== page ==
Passive drugs dogs took to the streets of Barrow this weekend as part of a policing operation that saw over 600 people ‘scanned’ for illegal substances.
Barrow Neighbourhood Policing team joined forces with dog handlers and their two passive drug dogs on Saturday 10 July to conduct searches at eleven licensed premises. Passive drug detection dogs are specially trained to patrol crowded areas quietly indicating when they detect the scent of illegal drugs on a person. This indication then gives the police the ability to search individuals and take action if drugs are located.
Around 680 people were ‘scanned’ by the dogs during the course of the evening which led to 15 people being searched by officers under the Misuse of Drugs Act.
Towards the end of the operation, a man was approached and after a dog indicated that he may have an illegal substance on his person, he was searched and two tablets were found. The 30 year old man from Barrow was arrested on suspicion of possession of a controlled substance and taken to the police station. He received a caution for the possession of two ecstasy tablets.
Sgt Paul Madden said: “Saturday night was a very successful evening and around 680 people came into contact with our valuable drugs dogs.
“We have built up a good relationship with local licensees who now approach us if they suspect that illegal drugs are being brought into their premises. The majority of licensees welcomed the operation and saw it as something that was both necessary and proportionate to tackle the misuse of drugs within the town.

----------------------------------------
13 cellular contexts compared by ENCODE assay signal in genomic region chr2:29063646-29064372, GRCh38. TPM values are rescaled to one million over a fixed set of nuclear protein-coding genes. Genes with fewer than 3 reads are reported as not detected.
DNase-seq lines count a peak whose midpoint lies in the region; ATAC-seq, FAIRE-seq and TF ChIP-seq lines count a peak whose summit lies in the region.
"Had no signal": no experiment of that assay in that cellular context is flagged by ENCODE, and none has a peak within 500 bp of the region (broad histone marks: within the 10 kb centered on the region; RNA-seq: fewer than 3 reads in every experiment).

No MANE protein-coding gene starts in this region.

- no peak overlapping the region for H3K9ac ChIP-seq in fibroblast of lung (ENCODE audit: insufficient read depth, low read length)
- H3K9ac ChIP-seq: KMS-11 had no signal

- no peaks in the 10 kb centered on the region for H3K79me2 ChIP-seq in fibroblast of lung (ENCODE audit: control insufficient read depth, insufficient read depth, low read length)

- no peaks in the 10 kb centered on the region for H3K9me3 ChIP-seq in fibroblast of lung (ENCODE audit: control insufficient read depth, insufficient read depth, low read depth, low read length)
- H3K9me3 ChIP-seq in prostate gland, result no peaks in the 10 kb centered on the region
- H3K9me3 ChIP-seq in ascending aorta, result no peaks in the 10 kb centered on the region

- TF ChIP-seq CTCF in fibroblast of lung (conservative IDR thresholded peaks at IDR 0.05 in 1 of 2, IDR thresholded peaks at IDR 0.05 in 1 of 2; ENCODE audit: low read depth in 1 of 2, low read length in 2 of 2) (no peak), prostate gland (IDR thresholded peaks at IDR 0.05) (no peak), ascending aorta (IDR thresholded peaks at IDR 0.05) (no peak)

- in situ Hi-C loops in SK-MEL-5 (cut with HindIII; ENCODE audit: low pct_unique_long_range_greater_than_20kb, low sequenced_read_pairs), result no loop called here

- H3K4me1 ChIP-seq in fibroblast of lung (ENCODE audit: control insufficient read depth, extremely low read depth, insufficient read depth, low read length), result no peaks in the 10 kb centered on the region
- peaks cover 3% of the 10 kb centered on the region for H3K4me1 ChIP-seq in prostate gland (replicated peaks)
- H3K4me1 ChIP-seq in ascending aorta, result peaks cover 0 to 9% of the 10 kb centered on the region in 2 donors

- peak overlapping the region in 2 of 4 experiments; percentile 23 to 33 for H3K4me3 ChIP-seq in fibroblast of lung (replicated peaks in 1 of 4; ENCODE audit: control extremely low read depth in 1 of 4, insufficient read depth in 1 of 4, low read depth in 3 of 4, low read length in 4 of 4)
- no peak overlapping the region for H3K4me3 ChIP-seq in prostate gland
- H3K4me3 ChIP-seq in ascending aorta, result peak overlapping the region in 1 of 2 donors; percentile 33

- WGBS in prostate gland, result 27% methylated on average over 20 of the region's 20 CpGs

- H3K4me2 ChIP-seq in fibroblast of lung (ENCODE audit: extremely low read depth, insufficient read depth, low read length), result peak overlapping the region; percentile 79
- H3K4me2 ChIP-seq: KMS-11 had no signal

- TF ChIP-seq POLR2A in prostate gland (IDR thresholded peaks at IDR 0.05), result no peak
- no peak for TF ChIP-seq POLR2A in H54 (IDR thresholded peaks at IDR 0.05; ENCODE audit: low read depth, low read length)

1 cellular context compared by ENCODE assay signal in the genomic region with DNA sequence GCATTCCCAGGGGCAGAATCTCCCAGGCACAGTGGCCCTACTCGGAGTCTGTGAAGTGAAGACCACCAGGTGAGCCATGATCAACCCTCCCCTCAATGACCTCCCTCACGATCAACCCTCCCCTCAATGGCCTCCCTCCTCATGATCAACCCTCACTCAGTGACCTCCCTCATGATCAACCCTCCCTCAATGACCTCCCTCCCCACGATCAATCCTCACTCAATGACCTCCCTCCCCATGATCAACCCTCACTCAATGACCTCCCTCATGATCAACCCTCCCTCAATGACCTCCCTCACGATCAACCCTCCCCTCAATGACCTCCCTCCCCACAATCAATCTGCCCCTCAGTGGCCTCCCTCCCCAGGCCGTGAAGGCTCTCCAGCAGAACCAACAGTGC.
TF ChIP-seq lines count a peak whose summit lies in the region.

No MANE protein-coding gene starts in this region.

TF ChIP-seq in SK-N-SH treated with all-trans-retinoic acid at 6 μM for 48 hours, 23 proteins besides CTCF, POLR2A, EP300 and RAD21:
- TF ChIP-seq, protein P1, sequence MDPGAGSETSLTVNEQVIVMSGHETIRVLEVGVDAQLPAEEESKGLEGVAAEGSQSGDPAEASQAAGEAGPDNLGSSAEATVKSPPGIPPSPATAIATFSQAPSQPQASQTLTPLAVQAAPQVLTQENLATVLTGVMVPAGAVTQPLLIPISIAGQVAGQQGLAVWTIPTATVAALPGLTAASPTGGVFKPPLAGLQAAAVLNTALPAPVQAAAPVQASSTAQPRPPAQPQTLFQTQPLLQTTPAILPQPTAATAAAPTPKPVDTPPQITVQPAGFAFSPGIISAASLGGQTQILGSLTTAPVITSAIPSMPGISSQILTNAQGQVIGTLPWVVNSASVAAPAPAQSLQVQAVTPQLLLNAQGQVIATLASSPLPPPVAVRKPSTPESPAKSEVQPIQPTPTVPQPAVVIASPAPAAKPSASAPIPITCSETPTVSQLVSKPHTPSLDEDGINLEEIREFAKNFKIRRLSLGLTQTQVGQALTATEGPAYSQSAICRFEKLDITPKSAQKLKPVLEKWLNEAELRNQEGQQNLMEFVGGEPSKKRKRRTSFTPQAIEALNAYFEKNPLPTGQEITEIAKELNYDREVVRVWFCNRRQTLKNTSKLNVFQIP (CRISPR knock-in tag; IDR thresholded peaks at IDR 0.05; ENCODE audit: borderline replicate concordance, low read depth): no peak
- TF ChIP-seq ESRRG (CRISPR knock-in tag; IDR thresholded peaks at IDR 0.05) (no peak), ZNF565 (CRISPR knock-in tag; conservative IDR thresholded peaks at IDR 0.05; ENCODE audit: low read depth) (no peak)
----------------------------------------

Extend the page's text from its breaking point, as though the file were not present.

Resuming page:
“Many owners of pubs and clubs need support to help tackle the misuse of drugs in their premises and this operation enabled us to do just that – while demonstrating that in fact the vast majority of customers are law abiding.
“High profile operations like this reassure local people that we are listening to their concerns, while sending out a strong message about our attitudes to the misuse of drugs in the area.
“We are constantly reviewing and refreshing our tactics used to tackle drugs in our communities to keep up to date with our most recent intelligence that suggests where and when people will be using or dealing drugs. We will plan more operations like this in the future so revellers should get used to seeing us out and about on the streets and in pubs and clubs.
“If anyone has any information about drug use in their area, they are asked to call Cumbria police on 0845 33 00 247. We need our communities to act as additional eyes and ears and any pieces of information relating to illegal drugs can help us to paint a picture of problems in our area.”
PC John Bunting works in the Constabulary’s dog section and helped to coordinate the operation. He said “This was a very positive operation which demonstrated to the wider community just how effective our passive drugs dogs can be in the fight against crime and in the detection of offences. The number of positive indications, culminating in an arrest for drug related offence, goes to show that the dogs are capable of finding very small amounts of drugs on a person.
“In light of this, and other scanning operations, we will be looking to develop our tactics and training even further to ensure these dogs remain a valuable resource in combating the distribution and use of controlled drugs in our county, and we will definitely be running similar operations in Barrow in the near future.”